Ever since I read about the true cost of owning a car, I’ve generally thought about the true all-in costs of things – a phone plan, a housing loan, running a hypothetical chai shop, etc.. While I pursue this train of thought for purely intellectual purposes, it sometimes leads to conclusions that I find surprising.
The most recent one for me was the true cost of renting an apartment in Bangalore – given the many (6-10) months deposit required, the post-lease maintenance clauses, and the prevalent brokerage charges. However, unlike the case of a car, there is no viable alternative to renting. Still, it makes for an interesting calculation.
Anyhow, the point is the actual rent paid (and received by the owner in some form or the other) is very different from the “advertised rent” due to the above factors. Here’s a calculator I built to calculate the true cost of rent. I’ve set default values that I think are representative of what I have personally observed and heard about. In my current case for instance, the true cost of renting comes to 18% more than advertised:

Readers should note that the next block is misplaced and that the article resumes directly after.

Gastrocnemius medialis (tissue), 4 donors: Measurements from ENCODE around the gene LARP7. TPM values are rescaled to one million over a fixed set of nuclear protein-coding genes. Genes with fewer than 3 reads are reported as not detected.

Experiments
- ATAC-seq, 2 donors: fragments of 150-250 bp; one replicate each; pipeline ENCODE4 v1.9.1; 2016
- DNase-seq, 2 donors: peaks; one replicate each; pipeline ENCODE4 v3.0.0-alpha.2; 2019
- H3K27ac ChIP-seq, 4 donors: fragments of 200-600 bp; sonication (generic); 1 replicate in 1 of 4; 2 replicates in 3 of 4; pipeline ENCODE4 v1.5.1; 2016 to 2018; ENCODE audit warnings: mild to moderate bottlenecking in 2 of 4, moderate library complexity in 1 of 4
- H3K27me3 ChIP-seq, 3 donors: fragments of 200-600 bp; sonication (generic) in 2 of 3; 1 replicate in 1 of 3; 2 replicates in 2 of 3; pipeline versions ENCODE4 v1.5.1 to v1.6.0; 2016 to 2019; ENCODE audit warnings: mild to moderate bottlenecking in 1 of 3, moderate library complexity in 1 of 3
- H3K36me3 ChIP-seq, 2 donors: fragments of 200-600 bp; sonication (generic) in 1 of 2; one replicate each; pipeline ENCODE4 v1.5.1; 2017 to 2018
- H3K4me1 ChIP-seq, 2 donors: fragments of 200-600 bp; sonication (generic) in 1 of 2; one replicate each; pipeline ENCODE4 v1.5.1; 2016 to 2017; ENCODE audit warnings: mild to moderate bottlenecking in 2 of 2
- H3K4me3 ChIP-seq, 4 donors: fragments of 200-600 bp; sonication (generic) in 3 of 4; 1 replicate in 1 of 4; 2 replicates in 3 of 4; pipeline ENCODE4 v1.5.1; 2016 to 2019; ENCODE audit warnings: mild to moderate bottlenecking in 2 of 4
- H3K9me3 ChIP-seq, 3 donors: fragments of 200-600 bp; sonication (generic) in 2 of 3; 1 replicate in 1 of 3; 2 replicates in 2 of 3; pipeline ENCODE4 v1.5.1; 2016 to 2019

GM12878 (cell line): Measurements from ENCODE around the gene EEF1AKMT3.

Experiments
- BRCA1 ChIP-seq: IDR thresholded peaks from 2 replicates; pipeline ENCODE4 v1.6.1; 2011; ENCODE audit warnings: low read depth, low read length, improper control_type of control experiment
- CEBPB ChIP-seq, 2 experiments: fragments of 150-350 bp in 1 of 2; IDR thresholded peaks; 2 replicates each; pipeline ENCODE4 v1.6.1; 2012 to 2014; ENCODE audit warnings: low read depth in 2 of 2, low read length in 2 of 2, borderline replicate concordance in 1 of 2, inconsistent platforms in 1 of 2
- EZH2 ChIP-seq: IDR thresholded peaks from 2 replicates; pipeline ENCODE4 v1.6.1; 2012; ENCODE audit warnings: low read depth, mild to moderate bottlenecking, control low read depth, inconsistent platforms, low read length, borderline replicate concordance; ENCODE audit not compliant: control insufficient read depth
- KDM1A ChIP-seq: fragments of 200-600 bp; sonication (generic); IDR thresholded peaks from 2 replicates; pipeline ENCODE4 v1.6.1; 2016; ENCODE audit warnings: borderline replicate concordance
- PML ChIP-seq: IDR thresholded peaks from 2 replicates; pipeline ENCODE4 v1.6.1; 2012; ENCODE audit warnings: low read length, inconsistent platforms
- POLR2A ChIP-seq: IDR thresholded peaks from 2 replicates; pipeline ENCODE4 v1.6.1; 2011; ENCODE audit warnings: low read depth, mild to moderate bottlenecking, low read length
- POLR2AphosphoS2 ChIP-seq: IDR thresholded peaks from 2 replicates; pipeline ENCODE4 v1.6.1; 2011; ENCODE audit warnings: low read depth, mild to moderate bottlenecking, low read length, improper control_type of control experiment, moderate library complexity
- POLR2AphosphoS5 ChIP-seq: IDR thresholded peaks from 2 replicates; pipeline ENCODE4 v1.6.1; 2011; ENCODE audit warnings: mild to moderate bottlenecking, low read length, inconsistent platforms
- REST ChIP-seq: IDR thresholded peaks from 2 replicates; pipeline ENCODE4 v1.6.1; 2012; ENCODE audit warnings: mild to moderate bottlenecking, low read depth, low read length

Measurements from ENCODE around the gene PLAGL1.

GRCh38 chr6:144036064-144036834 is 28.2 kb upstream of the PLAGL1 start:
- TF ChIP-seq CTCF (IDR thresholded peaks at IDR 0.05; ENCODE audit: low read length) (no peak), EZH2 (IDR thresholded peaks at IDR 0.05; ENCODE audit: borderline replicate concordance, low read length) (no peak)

Of course, given the sky high rental demand, the inherent power asymmetry, and the need for a roof over our heads, this is merely an intellectual exercise for most of us.